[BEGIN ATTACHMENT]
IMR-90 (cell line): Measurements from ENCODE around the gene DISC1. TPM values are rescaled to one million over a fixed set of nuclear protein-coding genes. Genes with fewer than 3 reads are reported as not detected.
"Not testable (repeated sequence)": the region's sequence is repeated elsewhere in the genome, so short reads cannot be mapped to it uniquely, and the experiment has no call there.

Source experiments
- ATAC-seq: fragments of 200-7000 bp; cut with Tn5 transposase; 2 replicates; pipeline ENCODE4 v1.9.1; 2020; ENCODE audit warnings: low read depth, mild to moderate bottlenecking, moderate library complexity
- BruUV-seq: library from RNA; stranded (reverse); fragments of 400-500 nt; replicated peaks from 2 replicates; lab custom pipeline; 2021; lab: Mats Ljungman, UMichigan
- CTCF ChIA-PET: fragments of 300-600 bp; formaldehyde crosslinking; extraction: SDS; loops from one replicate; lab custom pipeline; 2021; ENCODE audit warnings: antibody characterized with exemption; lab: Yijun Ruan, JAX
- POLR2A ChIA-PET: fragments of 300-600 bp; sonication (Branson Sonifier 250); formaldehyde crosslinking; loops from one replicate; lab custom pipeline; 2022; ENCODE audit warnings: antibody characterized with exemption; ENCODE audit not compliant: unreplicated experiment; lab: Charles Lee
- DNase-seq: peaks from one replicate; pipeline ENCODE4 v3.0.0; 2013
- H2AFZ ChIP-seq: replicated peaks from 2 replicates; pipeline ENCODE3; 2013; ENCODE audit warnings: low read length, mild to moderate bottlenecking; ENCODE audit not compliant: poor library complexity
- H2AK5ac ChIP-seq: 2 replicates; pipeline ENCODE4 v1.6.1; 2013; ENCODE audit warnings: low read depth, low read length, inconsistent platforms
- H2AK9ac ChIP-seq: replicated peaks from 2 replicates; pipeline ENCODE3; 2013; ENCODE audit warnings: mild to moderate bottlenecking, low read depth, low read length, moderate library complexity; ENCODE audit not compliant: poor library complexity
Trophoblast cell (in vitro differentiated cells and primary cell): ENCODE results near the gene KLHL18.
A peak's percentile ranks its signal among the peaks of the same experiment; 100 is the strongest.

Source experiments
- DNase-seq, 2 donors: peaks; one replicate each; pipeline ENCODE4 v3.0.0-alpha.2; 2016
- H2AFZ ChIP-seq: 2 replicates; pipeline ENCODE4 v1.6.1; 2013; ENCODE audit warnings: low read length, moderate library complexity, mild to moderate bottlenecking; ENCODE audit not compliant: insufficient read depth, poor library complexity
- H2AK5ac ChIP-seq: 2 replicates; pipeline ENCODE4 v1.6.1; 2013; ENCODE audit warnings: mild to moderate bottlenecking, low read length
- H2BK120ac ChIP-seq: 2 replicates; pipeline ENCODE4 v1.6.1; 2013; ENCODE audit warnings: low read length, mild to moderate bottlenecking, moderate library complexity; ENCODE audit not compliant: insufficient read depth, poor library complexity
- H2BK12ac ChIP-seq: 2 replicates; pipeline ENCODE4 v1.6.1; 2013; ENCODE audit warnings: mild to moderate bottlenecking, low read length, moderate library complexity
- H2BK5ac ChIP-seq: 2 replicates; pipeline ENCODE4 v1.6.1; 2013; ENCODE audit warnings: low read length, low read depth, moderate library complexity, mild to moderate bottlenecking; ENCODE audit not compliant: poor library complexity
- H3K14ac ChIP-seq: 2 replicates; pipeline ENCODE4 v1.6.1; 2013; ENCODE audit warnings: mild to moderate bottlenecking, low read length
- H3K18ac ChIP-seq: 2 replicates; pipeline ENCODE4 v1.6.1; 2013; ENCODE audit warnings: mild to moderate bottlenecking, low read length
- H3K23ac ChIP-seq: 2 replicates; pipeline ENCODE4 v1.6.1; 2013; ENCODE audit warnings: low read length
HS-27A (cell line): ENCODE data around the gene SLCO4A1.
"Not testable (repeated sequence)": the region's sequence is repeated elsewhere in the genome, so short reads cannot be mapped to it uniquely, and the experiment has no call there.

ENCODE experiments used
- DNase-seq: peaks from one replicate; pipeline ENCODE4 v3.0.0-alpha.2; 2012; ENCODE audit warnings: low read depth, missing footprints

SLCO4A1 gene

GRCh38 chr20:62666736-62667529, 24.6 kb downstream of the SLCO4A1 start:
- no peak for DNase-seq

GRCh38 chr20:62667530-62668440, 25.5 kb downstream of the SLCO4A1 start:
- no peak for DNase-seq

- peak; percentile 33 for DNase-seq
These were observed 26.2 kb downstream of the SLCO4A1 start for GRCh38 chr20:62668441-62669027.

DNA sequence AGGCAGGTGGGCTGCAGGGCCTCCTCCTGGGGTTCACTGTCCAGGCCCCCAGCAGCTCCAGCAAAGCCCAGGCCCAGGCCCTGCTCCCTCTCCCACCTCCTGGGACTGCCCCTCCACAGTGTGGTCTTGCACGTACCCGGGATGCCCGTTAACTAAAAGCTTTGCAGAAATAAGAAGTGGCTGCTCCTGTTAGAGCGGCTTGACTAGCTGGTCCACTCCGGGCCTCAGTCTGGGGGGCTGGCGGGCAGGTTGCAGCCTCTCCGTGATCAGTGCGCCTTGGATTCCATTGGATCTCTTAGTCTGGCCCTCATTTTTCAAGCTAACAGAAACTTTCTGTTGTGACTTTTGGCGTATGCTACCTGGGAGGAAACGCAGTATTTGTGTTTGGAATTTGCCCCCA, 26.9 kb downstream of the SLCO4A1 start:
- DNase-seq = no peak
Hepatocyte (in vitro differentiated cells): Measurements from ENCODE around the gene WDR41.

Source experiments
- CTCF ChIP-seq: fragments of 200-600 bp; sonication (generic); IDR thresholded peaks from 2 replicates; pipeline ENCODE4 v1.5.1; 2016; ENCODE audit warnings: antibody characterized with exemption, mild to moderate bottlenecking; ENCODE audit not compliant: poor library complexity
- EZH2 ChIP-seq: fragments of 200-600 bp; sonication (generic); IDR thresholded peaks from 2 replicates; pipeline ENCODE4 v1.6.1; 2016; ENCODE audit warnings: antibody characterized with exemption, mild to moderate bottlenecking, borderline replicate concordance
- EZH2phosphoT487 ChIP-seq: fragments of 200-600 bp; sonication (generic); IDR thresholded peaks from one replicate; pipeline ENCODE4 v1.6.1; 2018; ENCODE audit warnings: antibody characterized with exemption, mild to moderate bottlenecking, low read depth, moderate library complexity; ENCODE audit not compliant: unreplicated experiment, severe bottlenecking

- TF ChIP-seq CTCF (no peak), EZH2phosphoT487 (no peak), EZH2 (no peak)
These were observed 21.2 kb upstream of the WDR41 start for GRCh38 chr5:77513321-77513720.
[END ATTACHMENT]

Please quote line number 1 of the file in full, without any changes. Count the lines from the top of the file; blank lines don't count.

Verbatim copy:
IMR-90 (cell line): Measurements from ENCODE around the gene DISC1. TPM values are rescaled to one million over a fixed set of nuclear protein-coding genes. Genes with fewer than 3 reads are reported as not detected.